Lao-Tze

Ancient China
-570 // -490
Philosopher

Texts



The Force of the Weak (1)

1. Man at his birth is supple and weak; at his death, firm and strong. (So it is with) all things. Trees and plants, in their early growth, are soft and brittle; at their death, dry and withered. 2...

War Wisdom (2)

1. A master of the art of war has said, 'I do not dare to be the host (to commence the war); I prefer to be the guest (to act on the defensive). I do not dare to advance an inch; I prefer to retire a...

The Weight of a Sage (3)

1. That whereby the rivers and seas are able to receive the homage and tribute of all the valley streams, is their skill in being lower than they; it is thus that they are the kings of them all. So i...

Act Purpose (4)

1. That which is at rest is easily kept hold of; before a thing has given indications of its presence, it is easy to take measures against it; that which is brittle is easily broken; that which is ve...

The Partial Becomes Complete (5)

1. The partial becomes complete; the crooked, straight; the empty, full; the worn out, new. He whose (desires) are few gets them; he whose (desires) are many goes astray. 2. Therefore the sage hold...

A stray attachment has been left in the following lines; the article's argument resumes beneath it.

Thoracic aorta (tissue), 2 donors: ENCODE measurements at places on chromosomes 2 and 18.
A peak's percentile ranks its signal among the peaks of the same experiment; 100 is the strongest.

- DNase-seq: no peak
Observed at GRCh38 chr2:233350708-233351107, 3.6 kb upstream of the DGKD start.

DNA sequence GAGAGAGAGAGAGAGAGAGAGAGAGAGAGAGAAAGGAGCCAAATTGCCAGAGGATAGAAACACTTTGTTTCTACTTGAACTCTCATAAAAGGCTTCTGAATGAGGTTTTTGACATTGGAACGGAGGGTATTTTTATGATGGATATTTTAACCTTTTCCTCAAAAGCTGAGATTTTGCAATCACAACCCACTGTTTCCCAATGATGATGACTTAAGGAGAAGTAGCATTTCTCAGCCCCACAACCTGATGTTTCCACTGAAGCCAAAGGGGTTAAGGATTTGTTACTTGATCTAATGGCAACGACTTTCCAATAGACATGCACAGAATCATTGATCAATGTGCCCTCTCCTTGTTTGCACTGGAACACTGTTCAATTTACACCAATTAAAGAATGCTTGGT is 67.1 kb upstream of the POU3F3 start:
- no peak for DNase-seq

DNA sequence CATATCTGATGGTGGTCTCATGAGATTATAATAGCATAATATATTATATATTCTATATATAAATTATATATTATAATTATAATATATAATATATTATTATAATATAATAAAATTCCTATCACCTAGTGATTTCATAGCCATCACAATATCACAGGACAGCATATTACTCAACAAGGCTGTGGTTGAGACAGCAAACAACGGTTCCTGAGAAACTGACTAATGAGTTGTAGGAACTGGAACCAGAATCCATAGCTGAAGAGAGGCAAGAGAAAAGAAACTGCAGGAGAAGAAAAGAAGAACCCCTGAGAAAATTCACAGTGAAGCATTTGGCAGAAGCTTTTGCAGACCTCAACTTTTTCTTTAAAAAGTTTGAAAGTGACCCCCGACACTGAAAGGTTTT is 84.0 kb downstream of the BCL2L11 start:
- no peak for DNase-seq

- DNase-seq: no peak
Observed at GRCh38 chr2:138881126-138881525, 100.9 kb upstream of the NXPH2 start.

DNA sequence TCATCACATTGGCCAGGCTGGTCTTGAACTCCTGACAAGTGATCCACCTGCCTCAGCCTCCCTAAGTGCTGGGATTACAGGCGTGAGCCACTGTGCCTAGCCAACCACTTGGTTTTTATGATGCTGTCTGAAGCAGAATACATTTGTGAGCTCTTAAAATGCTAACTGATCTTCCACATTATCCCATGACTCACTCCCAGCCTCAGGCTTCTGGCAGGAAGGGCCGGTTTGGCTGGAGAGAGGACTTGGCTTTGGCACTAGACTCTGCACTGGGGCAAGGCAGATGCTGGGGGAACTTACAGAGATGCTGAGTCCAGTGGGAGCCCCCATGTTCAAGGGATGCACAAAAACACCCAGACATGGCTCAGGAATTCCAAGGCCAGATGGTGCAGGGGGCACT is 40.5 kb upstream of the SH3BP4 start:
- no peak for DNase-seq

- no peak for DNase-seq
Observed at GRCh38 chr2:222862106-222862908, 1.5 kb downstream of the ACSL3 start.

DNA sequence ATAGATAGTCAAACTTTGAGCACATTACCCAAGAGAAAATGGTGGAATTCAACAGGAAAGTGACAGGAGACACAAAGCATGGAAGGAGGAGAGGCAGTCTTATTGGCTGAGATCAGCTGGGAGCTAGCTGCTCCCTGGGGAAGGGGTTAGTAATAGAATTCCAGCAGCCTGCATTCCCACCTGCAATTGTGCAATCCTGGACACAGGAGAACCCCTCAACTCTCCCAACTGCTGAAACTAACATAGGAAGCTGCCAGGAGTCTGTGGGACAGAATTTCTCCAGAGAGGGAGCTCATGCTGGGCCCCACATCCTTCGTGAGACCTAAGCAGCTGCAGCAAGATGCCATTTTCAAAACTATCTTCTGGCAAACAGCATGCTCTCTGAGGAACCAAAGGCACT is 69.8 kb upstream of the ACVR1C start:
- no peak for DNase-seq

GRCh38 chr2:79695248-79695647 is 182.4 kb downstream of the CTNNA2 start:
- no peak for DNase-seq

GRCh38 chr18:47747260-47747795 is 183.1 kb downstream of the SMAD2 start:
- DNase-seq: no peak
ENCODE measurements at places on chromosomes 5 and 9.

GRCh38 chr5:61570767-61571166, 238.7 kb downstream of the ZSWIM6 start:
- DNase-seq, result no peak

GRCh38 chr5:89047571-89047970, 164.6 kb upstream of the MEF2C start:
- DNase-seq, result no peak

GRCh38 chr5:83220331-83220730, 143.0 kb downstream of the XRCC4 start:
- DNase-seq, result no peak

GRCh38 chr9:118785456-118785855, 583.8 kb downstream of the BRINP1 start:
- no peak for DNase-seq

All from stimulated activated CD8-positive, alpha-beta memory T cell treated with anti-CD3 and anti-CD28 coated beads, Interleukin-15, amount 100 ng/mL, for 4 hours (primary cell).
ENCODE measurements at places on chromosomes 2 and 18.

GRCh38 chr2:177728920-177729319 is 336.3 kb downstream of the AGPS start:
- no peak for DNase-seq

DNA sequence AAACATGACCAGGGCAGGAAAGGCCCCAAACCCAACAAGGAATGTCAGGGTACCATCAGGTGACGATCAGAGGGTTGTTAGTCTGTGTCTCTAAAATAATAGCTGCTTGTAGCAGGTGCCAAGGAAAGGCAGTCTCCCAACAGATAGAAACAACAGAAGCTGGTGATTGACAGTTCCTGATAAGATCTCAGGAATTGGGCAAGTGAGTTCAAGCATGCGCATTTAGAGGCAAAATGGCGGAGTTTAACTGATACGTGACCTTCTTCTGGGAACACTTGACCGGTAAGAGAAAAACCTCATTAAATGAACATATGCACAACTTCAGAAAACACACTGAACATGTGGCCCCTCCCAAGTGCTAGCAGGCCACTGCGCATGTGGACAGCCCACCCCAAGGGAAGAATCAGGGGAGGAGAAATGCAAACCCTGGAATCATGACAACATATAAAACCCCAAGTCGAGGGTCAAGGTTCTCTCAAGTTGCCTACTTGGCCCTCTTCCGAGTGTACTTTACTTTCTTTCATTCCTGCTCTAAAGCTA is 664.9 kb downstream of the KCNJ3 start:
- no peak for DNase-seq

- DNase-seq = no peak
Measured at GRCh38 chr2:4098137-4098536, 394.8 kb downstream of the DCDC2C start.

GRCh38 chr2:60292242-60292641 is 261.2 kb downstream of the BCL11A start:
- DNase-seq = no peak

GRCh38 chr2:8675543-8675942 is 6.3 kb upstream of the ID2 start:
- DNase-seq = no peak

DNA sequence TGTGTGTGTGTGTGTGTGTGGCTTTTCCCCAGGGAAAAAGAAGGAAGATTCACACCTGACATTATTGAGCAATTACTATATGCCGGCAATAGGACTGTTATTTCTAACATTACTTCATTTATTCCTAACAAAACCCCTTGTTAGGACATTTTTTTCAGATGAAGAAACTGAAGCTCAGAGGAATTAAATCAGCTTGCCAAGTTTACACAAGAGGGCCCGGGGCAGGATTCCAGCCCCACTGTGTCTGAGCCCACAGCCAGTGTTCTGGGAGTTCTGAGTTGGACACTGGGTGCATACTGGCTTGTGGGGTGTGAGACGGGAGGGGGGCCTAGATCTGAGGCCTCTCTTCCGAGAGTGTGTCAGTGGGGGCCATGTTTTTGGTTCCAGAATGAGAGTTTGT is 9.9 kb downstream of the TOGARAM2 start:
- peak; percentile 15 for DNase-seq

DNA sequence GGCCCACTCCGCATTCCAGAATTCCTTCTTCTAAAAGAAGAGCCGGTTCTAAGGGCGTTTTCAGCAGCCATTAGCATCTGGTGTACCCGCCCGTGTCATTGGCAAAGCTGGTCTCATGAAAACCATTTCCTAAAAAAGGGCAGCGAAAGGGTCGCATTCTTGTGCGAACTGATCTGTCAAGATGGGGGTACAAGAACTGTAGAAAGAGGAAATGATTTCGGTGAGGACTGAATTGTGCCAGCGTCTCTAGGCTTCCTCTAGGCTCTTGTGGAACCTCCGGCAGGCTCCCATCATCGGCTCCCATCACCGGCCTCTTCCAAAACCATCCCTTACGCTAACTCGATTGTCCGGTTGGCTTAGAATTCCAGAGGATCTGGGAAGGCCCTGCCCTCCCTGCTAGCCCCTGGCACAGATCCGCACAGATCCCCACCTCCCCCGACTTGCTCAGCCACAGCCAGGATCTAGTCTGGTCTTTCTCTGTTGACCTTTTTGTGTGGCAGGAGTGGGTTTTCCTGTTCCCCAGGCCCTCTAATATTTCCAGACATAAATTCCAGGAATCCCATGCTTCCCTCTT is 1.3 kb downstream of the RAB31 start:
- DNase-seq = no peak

The Unchanging Rule (6)

The (state of) vacancy should be brought to the utmost degree, and that of stillness guarded with unwearying vigour. All things alike go through their processes of activity, and (then) we see them re...

Favour and Disgrace are Equally to be Feared (7)

Favour and disgrace would seem equally to be feared; honour and great calamity, to be regarded as personal conditions (of the same kind). What is meant by speaking thus of favour and disgrace? Disgra...


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On Anger: "For every minute you remain angry, you give up sixty seconds of peace of mind."
Essays
On Destiny: "Our destiny exercises its influence over us even when, as yet, we have not learned its nature: it is our future that lays down the law of our today."
Human, All Too Human
On Friendship: "A crowd is not company; and faces are but a gallery of pictures; and talk but a tinkling cymbal, where there is no love."
Essays